Hello all LumberJocks! As promised in my Gloat to End all Gloats post, I’m starting a blog series dedicated to discovering, moving in, and setting up the dedicated shop we got as part of our recent home purchase. I plan to put several types of posts under this one series, which will range from discovering the new tools to setting up the shop and making it my own. I’d like to start by letting y’all know we closed on the house on Friday afternoon, so we have spent all weekend clean...
Well… I haven’t made any new progress. I did some shop clean up and moved some things around. I have a few unfinished projects in the shop that I need to handle and get them out of the way. I am using the shelf under my bench to put the “in progress” projects. So the most I’ve done on my bench is to move it under there so that I don’t have to keep moving it from one spot to another to get it out of the way. This was probably a bad idea. LOL! Out of sight...
Kris Williams of Rocky Blue Woodworks shows us how to cut perfect circles on a band saw including how to make the sled need to do it!
continuing on this project, i have already made the wheels out of used HDF materials from the doors of a broken cabinet. I fashioned out a quick jig for cutting the wheels on my table saw. the simple jig on my table saw made of 1/4” playwood. .I made 4 wheels and cut away the inner circles of the two and attached them on the remaining wheels with glue and screws. .and tested them on the frame. .I have also made the crowns on the wheels using the same jig on my table saw. But...
I’ve been keeping my eye on WoodGears for a while now. I’d love to build all of his contraptions, but don’t have the time or the space at the moment. I’ve been wanting to build his bandsaw for some time now, and finally took the plunge. Plus I just got my tax refund back, and instead of buying an expensive bandsaw (a tool I currently do not own), why not just make one? I will try and keep the blog current and take as many pictures as I can. Hopefully most of the p...
Every wood worker has to start somewhere. My somewhere began with the purchase of a Shop Smith and this began the evolution of my woodworking tools. My mother and father had a friend that was selling their Shop Smith multi tool system back in the mid 1990’s and I was lucky enough to purchase it. This Shop Smith is perfect for doing small projects but not big construction jobs like I was used to. I decided that buying this system gave me a reason to put my creativeness to work and begin doing ...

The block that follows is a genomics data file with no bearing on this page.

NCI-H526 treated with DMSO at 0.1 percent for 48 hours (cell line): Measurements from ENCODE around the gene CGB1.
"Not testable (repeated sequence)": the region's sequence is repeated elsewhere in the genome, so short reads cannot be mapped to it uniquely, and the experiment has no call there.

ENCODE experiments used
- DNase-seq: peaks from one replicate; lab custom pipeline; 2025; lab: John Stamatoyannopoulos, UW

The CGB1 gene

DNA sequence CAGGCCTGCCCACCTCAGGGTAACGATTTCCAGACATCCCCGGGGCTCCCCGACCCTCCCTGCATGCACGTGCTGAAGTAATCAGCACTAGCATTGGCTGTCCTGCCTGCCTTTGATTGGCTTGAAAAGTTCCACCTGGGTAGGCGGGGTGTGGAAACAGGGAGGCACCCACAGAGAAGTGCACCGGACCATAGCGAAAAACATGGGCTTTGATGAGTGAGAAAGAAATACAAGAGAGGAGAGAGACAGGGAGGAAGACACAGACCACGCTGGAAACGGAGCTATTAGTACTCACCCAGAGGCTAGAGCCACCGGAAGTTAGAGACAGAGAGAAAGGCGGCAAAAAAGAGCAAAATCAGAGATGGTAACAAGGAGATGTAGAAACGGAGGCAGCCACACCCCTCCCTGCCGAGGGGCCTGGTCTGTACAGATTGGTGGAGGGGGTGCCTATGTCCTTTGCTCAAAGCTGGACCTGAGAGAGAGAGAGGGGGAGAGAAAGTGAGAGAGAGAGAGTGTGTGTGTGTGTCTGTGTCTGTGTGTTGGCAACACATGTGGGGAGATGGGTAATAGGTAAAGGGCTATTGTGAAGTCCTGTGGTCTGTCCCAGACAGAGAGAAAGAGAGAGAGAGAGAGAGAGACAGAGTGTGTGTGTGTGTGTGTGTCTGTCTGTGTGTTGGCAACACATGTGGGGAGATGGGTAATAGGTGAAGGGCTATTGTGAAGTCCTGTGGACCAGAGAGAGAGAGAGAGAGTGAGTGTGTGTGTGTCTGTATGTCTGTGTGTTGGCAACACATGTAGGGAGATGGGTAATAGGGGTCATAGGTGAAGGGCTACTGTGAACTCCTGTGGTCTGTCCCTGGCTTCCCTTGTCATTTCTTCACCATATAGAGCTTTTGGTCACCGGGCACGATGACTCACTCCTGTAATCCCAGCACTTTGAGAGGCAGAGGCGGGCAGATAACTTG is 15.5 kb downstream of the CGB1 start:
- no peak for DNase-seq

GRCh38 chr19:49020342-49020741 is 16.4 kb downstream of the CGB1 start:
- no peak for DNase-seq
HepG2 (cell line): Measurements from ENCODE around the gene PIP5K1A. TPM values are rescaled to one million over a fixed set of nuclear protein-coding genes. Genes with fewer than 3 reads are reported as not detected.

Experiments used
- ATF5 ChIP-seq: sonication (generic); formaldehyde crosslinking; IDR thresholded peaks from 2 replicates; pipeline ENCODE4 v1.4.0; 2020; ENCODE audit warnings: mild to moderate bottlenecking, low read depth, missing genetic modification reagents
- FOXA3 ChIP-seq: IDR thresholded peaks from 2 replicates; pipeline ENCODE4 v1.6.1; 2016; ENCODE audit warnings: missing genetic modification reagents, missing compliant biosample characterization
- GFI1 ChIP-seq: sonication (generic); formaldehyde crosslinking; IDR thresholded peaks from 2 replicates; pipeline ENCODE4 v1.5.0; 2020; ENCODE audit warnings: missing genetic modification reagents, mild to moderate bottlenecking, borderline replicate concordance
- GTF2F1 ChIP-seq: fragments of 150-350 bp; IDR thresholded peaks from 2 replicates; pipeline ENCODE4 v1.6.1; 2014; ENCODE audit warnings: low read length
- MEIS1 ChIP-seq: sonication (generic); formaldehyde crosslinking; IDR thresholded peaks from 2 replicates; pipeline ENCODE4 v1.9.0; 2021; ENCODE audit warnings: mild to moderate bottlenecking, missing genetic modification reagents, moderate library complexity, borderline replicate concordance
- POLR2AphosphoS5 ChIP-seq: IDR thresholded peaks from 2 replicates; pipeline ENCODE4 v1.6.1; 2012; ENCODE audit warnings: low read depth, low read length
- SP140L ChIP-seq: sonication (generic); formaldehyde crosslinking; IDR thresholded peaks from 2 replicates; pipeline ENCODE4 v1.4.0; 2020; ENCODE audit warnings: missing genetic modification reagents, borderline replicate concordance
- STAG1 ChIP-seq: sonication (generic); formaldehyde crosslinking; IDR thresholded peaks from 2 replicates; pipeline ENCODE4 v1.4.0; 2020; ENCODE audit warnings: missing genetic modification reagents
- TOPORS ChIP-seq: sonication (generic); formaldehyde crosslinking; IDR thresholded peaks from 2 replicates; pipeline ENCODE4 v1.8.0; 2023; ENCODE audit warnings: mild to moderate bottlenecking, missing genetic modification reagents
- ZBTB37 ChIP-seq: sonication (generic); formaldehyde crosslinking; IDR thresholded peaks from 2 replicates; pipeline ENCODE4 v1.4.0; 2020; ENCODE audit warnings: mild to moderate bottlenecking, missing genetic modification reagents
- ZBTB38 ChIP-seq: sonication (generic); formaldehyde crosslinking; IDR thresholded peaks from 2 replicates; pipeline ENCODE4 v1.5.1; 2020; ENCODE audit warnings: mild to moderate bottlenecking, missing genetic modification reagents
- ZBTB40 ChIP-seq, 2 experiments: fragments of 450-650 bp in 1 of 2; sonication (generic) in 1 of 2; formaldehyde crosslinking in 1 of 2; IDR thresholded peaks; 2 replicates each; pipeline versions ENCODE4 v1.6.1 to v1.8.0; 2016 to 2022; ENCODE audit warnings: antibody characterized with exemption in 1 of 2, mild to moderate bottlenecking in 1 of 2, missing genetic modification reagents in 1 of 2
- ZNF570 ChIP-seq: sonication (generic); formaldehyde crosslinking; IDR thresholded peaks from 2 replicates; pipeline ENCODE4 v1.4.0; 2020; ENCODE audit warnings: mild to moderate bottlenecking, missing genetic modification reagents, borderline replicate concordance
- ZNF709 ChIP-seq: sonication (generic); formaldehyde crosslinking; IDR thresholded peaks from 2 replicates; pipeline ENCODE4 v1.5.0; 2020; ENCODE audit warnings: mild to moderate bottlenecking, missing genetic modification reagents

A tour of the workshop, shop layout, machine set ups, storage ideas. Ljockers enjoy checking out other shops. Hope you enjoy. http://www.youtube.com/watch?v=9GryJsOD8ds
This is my 1952 Craftsman 12” Band Saw. She has been soo unrealiable over the years and i was on the verge of tossing her out. BUT- i figured to give it a go and see what she can do when everything is tuned up and running smooth. Did some research and reading, found out that although this saw is old and relatively small (12”) she was able to hold her own back in the day. New paint.New guidesNew thrust bearings (stainless steel pulleys work in place)New solid ...
I decided it was high time I quit clamping a piece of wood to my bandsaw table whenever I needed a fence, and upgraded to something more easily adjustable. Based on a design for a drill press fence in a recent Woodsmith Small Shops book, I came up with this cleat style fence. I used 2×4’s for the front and back rails, putting the 45 degree angle on them with my table saw. I bolted them to the existing threads on my bandsaw’s fence. The fence is a piece of cherry, and t...
Using a band saw I’m going to re-saw a solid Walnut board and 12’’ tall and 1.5’’ thick into 2 boards that will feature a beautiful grain book match. This board is to be used as the underside of a custom rocking chair seat. Check it out! Thanks for having a look always fun to share. (-:
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